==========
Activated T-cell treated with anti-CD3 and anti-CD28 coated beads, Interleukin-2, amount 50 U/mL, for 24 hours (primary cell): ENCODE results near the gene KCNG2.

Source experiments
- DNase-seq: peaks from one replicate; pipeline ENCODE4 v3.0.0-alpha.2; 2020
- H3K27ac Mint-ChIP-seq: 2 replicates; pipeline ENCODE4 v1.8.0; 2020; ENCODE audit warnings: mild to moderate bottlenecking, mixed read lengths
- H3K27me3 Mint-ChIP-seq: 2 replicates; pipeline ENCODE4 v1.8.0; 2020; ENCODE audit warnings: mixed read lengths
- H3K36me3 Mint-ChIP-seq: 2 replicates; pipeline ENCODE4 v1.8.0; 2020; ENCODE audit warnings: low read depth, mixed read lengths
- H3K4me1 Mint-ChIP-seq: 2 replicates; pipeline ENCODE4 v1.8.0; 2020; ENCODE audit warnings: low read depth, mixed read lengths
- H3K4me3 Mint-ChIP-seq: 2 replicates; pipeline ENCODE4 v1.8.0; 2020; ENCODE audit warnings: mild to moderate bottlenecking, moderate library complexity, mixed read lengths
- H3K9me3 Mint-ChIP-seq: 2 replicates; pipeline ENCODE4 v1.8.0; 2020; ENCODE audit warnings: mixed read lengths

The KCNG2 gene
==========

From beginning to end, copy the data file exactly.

Activated T-cell treated with anti-CD3 and anti-CD28 coated beads, Interleukin-2, amount 50 U/mL, for 24 hours (primary cell): ENCODE results near the gene KCNG2.

Source experiments
- DNase-seq: peaks from one replicate; pipeline ENCODE4 v3.0.0-alpha.2; 2020
- H3K27ac Mint-ChIP-seq: 2 replicates; pipeline ENCODE4 v1.8.0; 2020; ENCODE audit warnings: mild to moderate bottlenecking, mixed read lengths
- H3K27me3 Mint-ChIP-seq: 2 replicates; pipeline ENCODE4 v1.8.0; 2020; ENCODE audit warnings: mixed read lengths
- H3K36me3 Mint-ChIP-seq: 2 replicates; pipeline ENCODE4 v1.8.0; 2020; ENCODE audit warnings: low read depth, mixed read lengths
- H3K4me1 Mint-ChIP-seq: 2 replicates; pipeline ENCODE4 v1.8.0; 2020; ENCODE audit warnings: low read depth, mixed read lengths
- H3K4me3 Mint-ChIP-seq: 2 replicates; pipeline ENCODE4 v1.8.0; 2020; ENCODE audit warnings: mild to moderate bottlenecking, moderate library complexity, mixed read lengths
- H3K9me3 Mint-ChIP-seq: 2 replicates; pipeline ENCODE4 v1.8.0; 2020; ENCODE audit warnings: mixed read lengths

The KCNG2 gene